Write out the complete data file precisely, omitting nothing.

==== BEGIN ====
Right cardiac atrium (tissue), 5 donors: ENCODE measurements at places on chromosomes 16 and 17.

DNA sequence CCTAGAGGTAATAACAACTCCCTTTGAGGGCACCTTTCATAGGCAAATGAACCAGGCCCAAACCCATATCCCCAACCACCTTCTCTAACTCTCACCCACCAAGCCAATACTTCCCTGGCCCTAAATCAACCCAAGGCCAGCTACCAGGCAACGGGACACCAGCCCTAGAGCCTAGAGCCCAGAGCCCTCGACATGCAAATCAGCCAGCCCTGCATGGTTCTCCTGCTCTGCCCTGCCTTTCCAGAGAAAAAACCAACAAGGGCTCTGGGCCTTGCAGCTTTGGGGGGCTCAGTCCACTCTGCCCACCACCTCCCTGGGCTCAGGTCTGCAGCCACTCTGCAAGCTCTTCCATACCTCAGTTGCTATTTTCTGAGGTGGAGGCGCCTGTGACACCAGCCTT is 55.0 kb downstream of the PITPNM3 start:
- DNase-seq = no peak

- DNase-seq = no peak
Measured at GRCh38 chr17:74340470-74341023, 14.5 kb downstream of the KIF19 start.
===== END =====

Right cardiac atrium (tissue), 5 donors: ENCODE measurements at places on chromosomes 16 and 17.

DNA sequence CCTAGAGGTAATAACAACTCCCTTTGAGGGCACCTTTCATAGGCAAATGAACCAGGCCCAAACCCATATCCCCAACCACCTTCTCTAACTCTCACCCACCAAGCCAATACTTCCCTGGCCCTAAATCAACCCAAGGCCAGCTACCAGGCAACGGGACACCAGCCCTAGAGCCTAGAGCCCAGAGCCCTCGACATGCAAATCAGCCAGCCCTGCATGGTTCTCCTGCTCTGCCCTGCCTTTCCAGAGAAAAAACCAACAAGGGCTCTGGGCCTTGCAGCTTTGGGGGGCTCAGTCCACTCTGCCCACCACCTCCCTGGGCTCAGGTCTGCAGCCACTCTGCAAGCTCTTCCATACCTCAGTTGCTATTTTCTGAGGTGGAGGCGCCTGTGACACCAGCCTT is 55.0 kb downstream of the PITPNM3 start:
- DNase-seq = no peak

- DNase-seq = no peak
Measured at GRCh38 chr17:74340470-74341023, 14.5 kb downstream of the KIF19 start.